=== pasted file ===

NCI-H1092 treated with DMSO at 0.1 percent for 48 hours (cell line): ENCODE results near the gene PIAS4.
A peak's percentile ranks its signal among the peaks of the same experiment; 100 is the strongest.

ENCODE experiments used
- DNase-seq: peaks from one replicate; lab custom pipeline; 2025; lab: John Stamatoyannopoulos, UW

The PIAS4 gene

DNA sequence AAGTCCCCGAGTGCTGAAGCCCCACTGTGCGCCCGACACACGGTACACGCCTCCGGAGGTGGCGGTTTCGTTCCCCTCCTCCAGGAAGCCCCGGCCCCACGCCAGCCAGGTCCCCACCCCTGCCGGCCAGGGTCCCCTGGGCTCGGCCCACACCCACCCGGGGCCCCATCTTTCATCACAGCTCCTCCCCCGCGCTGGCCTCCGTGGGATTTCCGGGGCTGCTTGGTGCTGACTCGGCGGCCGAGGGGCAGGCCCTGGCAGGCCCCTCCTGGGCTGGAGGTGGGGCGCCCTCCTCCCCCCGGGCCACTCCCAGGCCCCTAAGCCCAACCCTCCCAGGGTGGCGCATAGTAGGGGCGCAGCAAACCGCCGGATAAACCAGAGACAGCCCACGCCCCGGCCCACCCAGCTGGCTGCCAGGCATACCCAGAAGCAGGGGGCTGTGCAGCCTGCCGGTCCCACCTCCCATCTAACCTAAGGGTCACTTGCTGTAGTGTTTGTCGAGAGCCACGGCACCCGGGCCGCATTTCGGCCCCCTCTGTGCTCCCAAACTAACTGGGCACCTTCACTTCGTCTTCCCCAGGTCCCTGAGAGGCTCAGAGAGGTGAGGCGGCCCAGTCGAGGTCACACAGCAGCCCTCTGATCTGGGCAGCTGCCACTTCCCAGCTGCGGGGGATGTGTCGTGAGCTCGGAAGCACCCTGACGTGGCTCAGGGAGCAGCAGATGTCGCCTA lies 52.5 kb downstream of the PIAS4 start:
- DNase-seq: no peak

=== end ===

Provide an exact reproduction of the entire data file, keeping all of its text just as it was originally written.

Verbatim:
NCI-H1092 treated with DMSO at 0.1 percent for 48 hours (cell line): ENCODE results near the gene PIAS4.
A peak's percentile ranks its signal among the peaks of the same experiment; 100 is the strongest.

ENCODE experiments used
- DNase-seq: peaks from one replicate; lab custom pipeline; 2025; lab: John Stamatoyannopoulos, UW

The PIAS4 gene

DNA sequence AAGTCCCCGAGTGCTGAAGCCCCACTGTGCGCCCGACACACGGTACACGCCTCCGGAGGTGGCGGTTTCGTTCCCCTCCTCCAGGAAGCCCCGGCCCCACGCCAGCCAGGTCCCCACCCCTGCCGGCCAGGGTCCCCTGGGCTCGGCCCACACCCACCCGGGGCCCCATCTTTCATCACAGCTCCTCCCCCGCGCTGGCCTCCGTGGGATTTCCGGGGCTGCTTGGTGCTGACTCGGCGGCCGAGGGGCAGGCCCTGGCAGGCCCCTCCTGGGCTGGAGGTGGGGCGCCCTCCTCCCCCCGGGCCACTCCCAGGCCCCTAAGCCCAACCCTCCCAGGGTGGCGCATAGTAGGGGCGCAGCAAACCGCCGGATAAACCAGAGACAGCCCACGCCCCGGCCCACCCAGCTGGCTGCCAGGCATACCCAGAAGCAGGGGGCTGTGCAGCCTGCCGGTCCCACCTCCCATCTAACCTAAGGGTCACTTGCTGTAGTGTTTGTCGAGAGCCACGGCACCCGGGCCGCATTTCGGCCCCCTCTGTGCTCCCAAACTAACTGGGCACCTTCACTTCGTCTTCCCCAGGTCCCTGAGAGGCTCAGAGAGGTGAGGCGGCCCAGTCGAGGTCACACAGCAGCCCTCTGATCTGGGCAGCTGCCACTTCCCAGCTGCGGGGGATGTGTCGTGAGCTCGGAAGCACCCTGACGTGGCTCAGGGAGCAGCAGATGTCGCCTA lies 52.5 kb downstream of the PIAS4 start:
- DNase-seq: no peak